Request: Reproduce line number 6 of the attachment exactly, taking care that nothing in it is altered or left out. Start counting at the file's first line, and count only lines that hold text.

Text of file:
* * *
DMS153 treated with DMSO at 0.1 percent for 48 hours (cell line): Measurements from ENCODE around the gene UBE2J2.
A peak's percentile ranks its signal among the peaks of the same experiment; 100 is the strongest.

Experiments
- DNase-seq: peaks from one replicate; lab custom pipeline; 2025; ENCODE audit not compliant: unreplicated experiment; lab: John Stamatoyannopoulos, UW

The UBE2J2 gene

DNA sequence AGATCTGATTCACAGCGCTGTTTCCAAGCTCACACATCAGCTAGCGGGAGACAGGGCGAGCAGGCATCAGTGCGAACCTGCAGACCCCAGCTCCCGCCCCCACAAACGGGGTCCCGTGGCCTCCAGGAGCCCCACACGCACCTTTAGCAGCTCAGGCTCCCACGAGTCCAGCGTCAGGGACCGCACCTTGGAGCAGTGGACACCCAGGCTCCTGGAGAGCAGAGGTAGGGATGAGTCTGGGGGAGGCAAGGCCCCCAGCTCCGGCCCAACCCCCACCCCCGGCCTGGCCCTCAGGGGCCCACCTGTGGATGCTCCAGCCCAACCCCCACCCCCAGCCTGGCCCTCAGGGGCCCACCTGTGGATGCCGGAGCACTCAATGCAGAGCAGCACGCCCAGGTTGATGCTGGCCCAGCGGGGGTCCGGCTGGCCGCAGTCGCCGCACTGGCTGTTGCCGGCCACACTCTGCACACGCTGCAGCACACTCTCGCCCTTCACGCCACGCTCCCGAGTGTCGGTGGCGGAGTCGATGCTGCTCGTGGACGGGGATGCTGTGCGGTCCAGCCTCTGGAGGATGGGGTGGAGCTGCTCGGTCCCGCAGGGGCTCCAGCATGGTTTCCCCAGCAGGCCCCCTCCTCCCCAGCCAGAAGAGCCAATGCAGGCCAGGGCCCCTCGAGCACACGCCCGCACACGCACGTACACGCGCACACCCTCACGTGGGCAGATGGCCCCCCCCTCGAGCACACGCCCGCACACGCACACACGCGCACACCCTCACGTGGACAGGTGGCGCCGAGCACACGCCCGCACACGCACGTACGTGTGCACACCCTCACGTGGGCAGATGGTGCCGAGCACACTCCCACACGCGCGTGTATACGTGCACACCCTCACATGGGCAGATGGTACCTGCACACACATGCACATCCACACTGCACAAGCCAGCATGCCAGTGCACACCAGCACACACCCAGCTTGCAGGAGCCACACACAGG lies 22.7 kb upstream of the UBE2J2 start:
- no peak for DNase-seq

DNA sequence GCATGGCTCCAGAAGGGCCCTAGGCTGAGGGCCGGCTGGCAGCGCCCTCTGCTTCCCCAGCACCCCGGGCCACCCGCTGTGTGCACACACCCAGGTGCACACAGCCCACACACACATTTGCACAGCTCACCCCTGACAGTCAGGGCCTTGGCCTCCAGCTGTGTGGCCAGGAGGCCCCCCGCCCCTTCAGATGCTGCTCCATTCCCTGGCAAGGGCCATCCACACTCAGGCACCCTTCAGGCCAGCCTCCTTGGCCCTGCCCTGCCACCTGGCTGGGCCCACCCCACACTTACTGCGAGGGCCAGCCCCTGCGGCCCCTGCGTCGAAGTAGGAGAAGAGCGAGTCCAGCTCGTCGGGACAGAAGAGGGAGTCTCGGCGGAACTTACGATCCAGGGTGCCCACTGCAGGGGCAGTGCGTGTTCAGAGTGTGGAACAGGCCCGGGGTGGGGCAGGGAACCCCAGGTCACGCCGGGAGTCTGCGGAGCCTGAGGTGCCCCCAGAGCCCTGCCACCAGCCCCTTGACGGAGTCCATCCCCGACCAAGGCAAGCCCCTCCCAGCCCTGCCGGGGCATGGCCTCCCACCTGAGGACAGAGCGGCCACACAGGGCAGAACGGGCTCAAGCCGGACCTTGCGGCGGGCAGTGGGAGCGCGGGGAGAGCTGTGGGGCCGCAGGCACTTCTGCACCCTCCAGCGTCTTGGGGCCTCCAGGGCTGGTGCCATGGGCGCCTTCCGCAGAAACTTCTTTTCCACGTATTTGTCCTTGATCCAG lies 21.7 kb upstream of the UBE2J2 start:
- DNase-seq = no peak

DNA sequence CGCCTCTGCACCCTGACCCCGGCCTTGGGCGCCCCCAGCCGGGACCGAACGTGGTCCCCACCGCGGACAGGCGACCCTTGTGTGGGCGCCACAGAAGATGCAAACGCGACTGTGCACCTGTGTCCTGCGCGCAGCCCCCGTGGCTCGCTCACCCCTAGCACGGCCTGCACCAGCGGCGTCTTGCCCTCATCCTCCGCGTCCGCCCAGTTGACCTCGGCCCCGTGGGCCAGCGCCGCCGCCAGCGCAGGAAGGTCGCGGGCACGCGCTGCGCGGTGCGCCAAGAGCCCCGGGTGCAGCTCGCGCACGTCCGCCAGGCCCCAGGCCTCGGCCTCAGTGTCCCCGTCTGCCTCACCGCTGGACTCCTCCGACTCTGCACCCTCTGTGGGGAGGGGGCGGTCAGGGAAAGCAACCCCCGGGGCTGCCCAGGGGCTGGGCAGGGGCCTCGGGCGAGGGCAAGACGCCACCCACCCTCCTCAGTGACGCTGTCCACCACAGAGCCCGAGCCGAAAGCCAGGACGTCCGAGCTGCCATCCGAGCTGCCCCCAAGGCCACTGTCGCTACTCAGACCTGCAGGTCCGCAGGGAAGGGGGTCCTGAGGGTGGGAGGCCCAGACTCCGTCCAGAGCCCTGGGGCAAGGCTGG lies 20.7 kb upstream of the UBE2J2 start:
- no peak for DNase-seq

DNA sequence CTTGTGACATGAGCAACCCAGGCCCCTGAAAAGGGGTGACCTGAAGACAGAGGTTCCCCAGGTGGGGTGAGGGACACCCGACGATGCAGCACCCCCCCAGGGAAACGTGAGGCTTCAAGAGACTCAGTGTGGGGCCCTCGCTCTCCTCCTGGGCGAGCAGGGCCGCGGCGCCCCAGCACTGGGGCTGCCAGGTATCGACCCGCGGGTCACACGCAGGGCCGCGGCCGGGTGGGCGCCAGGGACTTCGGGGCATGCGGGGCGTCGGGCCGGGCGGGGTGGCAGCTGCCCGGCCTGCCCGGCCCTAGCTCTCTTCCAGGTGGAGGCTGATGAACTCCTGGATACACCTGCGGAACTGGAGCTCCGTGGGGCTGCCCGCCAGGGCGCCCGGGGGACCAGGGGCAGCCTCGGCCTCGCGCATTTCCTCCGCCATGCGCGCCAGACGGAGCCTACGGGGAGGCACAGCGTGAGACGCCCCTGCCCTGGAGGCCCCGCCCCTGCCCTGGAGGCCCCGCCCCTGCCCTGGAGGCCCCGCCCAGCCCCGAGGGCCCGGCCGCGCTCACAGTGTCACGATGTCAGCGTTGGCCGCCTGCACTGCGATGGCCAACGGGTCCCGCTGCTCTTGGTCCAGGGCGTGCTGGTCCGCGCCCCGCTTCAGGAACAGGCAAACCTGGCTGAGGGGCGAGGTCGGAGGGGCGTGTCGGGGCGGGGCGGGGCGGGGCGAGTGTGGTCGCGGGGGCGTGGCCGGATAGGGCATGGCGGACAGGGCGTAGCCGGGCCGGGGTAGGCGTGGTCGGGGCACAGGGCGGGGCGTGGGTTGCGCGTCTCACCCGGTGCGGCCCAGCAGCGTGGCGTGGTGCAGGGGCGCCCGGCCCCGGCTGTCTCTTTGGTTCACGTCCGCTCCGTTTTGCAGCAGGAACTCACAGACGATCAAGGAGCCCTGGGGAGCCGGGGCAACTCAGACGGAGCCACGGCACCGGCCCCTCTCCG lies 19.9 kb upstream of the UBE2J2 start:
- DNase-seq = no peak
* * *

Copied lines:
DNA sequence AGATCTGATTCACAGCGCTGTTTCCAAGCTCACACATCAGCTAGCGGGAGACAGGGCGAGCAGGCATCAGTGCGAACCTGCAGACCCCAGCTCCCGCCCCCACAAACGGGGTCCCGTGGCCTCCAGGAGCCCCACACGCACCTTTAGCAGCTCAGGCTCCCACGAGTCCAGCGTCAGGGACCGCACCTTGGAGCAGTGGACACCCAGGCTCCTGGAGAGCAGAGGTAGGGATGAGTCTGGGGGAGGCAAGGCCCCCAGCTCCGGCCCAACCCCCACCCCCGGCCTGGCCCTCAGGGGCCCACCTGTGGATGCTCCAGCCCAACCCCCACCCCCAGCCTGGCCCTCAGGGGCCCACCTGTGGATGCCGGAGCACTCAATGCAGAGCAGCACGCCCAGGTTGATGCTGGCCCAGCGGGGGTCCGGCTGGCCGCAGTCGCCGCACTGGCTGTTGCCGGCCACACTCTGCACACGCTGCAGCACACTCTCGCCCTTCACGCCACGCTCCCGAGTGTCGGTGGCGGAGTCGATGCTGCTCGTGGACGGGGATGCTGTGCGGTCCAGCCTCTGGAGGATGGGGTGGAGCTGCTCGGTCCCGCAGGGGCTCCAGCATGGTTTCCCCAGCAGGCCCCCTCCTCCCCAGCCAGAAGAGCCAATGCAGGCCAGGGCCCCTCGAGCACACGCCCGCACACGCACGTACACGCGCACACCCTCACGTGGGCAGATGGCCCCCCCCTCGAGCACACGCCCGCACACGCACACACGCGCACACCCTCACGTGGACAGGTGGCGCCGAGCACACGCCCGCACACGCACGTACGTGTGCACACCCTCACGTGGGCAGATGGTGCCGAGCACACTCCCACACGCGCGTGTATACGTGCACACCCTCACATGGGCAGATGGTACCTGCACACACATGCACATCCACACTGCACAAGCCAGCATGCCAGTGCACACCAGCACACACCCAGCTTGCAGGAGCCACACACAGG lies 22.7 kb upstream of the UBE2J2 start: